Robert Pastierovic
Response to by agnes donnadieu Avatar, we are still inside the box. Photography is about catching the light. It doesn't matter if the device is film or digital camera. We are not painters. But it does not mean that only painting is art. This is a composite image, that is hard to achieve without making mistakes in light, shadows etc. It looks surreal only because it was not seen and shot by photographer in the real world. It's surreal only because it is composite and because of heavy PS work. There are no photographical skills in it, so sorry about saying nothing. Regards,

Curt Sampson
Light-sensitive material Uh, digital cameras do use light-sensitive material to record the images. It's a light-sensitive array of electronic sensors. Much like grains of silver, a physical change occurs when light strikes them. Digital cameras record it differently, but in the case of anything you've seen on this web site, all that means is that it was turned into digital a bit sooner than it would have been otherwise.

Peter Ellis
Response to by agnes donnadieu Maybe I'm not cut out for surrealism, but this image does nothing for me. Other posters have raved about the emotional content of the image compensating for the technical flaws (the horizon blurring is especially obvious), yet I find it hard to see true emotion in something so stylised and artificial. The strange clothes, the weird hand positions - they don't say "whimsy" to me, they *jar*.

Ian Cartmill
possibilities The striking thing for me about the views expressed in many of the comments above is that, like the wider digital/traditional debate, they tend to be very polarised. On one hand there are those who say they have no problem with heavy manipulation/ montage as long as it's well done: "it's the feeling evoked by the image that counts". On the other hand, there are those who adopt a more traditional view of photography as "true record" (perhaps even if the scene is staged or the image later selectively cropped, dodged, burned, etc). Each camp, however, seems pretty reluctant to acknowledge the validity of the other, or at least to acknowledge why both camps are so powerful in attracting adherents. I think that the differences between the two groups diminish as the subject matter becomes more abstract or surreal, but an image like that submitted by Agnes which represents a very human scene (irrespective of whether or not it is intended to be recognised as a montage) clearly raises hackles. My instinctive tendency is to fall towards the second camp, but I agree with Mark Michaelson's observation above that many of us (myself included) spend a lot of time arming ourselves with technical knowledge and unsuccessfully trying to capture, rather than actively to create, art. I think it is fair to say that this approach is a tough one - truly great images are rare but enormously satisfying (so I am told!). I believe a big reason why we do this is because one of the most attractive things about photography is that it is capable of capturing and showing real moments, just as they were. This is very emotionally satisfying for the viewer. If a photographic image speaks to us, it is inspiring often because it demonstrates that the scene captured is possible. Something moving or meaningful happened and could therefore happen again. That is inspiring not just from a photographic point of view but from a human point of view. It gives us hope. In some ways a well-executed manipulated/ montaged image can be more immediately powerful. A beautiful creation can show us things that we would probably never be able to capture on film in years of waiting for the right moment. It can therefore evoke remakably strong feelings and be truly inspiring. (Obviously, advertisers are well aware of this phenomenon.) However, if I am aware that a beautiful image is a confection, my feelings are often bittersweet. They are tinged with the disappointment that comes of knowing that what I am looking at never happened and may never happen. It's a bit like the disappointment I feel when I emerge from a transporting film like the Lord of the Rings and am forced to remember that Middle Earth is a fantasy. Of course I wouldn't argue that the movie should never have been made, but I would be happier if I could convince myself that such a world existed somewhere. I quite like the image submitted by Agnes - it says something to me. I would like it even more if I believed it wasn't a montage.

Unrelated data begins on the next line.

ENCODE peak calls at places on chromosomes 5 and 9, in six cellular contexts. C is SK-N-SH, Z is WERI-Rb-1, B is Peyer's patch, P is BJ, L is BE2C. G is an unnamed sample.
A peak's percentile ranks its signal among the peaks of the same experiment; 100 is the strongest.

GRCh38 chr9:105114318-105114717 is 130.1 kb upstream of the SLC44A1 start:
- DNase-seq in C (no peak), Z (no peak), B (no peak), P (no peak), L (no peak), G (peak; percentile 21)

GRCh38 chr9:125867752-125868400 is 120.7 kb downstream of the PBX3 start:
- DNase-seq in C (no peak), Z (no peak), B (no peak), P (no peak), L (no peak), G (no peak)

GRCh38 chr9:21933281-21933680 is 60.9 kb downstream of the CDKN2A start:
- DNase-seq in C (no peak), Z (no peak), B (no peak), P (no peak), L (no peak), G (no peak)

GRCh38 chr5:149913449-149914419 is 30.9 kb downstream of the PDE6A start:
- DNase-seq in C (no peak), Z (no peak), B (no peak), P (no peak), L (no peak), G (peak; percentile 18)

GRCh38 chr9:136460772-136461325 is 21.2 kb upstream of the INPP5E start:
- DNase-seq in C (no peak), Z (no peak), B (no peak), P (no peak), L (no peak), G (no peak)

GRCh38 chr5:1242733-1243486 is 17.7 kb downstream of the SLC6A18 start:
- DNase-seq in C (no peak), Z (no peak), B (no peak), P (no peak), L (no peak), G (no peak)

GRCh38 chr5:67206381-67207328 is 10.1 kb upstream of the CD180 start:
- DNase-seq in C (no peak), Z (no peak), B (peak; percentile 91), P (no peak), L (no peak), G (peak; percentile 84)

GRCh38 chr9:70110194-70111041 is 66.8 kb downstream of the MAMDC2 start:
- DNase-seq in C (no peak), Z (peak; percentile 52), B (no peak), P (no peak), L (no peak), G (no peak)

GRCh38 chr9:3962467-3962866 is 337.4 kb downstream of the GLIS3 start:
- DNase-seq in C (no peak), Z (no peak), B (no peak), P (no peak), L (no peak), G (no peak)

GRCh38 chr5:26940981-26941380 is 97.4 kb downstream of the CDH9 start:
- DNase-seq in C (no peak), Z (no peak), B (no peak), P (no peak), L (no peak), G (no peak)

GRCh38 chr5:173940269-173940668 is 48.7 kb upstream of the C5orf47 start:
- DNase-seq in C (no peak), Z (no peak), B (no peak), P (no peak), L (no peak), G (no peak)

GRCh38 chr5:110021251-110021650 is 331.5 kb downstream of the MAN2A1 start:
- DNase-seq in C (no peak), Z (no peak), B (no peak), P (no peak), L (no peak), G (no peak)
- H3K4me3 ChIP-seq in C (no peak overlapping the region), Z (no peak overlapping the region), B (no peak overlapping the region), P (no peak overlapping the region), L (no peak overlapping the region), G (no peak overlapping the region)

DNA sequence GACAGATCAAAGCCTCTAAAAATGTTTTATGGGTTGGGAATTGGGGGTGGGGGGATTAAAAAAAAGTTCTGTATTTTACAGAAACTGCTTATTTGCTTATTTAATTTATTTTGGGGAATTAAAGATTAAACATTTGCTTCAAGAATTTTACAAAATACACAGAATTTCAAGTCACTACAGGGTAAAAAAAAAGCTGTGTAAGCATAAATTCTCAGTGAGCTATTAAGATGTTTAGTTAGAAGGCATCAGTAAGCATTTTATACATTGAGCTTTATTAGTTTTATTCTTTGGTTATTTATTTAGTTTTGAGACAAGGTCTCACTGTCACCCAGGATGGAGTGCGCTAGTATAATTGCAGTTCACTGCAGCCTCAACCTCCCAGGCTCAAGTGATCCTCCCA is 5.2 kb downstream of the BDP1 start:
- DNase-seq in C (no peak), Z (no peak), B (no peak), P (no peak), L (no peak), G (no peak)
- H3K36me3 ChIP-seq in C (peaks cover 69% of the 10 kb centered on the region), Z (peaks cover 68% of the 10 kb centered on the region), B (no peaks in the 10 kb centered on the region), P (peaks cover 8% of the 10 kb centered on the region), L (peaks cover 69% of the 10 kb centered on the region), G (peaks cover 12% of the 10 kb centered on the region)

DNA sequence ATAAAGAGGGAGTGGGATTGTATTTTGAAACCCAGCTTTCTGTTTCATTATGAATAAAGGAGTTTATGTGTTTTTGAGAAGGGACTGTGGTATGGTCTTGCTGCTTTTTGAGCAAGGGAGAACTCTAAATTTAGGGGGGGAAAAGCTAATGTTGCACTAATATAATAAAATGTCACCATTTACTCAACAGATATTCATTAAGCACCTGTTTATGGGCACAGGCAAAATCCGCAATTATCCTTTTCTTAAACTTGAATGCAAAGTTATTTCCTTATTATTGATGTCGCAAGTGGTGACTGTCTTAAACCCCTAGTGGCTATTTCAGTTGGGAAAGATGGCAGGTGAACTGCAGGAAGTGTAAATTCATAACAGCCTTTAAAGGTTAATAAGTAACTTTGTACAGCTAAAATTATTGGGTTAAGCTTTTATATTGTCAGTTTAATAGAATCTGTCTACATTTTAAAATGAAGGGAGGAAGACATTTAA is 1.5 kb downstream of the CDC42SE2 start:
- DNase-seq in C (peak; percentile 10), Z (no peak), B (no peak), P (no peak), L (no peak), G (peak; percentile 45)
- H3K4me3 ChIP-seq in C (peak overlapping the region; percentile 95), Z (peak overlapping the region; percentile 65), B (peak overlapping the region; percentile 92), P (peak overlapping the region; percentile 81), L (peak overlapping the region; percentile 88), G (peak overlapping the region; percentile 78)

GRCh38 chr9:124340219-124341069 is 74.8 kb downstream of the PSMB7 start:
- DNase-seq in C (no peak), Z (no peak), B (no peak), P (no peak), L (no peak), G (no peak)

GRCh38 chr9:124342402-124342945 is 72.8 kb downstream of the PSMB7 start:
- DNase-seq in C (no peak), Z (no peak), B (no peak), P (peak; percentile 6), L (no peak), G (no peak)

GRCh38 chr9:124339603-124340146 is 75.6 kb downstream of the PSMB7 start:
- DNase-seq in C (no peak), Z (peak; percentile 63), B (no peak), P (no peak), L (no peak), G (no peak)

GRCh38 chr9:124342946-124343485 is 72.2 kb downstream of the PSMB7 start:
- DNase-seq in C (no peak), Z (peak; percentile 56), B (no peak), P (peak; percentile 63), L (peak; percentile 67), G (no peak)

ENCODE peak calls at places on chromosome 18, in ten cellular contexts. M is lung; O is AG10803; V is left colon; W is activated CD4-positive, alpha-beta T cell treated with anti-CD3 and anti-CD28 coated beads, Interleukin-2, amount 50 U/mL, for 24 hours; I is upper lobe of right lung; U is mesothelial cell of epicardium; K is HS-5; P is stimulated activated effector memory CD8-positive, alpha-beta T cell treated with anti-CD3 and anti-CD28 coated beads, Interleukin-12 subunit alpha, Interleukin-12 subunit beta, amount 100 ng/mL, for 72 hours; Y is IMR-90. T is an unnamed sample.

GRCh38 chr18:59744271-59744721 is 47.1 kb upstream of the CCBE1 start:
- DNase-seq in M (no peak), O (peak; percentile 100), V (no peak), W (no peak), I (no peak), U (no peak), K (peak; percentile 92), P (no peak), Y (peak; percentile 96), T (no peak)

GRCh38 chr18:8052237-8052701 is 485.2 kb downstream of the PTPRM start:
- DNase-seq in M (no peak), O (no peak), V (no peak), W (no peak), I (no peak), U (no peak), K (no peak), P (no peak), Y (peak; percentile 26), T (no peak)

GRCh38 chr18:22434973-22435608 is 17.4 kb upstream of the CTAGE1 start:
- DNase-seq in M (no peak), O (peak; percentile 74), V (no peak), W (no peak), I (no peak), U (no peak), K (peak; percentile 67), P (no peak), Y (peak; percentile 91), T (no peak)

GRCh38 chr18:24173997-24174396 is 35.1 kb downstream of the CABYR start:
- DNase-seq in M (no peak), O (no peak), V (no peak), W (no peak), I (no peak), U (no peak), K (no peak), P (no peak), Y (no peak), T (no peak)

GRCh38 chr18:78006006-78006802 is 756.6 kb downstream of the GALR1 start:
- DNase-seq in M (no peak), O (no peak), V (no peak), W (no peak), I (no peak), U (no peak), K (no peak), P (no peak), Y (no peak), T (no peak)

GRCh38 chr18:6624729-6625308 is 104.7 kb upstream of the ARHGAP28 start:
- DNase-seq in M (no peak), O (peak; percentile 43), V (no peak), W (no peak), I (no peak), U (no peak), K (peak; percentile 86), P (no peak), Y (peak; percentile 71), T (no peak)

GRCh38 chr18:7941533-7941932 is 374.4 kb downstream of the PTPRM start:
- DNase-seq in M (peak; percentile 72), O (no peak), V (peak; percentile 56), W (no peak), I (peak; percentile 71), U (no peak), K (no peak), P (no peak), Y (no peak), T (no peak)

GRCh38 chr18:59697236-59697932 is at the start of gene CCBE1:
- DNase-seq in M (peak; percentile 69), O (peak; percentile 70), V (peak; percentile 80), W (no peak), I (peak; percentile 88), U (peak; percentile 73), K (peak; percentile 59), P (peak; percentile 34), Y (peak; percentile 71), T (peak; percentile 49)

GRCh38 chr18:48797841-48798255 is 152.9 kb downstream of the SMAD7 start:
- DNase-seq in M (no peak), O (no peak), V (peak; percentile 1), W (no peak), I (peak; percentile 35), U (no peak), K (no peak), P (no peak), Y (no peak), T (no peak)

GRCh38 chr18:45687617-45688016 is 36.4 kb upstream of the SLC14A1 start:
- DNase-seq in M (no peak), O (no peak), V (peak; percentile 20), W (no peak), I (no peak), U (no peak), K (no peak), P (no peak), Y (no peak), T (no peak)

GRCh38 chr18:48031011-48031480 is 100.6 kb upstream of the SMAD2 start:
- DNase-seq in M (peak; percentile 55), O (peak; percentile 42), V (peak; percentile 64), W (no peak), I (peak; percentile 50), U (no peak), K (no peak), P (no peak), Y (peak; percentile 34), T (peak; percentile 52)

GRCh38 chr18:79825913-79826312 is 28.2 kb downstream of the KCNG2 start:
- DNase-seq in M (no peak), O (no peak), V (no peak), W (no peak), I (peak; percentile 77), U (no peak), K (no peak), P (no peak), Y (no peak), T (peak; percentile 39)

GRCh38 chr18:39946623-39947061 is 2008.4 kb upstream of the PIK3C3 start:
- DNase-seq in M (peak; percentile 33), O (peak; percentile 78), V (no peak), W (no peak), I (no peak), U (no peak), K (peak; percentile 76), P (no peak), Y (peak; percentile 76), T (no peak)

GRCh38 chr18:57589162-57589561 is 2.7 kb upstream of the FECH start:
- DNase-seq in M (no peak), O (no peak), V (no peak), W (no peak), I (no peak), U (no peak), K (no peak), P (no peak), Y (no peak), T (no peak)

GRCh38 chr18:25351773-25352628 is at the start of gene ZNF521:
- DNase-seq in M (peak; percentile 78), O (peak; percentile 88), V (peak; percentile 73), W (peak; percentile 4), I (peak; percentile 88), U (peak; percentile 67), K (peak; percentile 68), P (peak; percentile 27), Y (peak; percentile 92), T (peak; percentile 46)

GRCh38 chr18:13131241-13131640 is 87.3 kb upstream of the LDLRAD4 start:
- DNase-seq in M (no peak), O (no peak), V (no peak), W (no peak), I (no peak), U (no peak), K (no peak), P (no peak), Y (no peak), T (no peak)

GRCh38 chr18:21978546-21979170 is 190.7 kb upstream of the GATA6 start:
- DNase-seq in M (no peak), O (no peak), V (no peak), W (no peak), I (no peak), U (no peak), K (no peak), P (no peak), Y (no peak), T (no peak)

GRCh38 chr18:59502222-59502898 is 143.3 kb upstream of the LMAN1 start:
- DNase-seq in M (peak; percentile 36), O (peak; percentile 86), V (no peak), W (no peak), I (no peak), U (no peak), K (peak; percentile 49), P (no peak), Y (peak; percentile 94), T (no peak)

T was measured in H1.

Alasdair Hamilton
Response to by agnes donnadieu get off it people and get with the times. photography refers to the lens whilst film is quite simply the same as paper. references to writing center on the writing instrument, pen, quill, pencil, not the substrate, paper. photography=light writing, writing with light. lens and light=stylus, pencil, pen, quill, etc. film=paper, canvas, papyrus, clay. once this truth has been absorbed by yon shallow minds, this argument will cease.

Alasdair Hamilton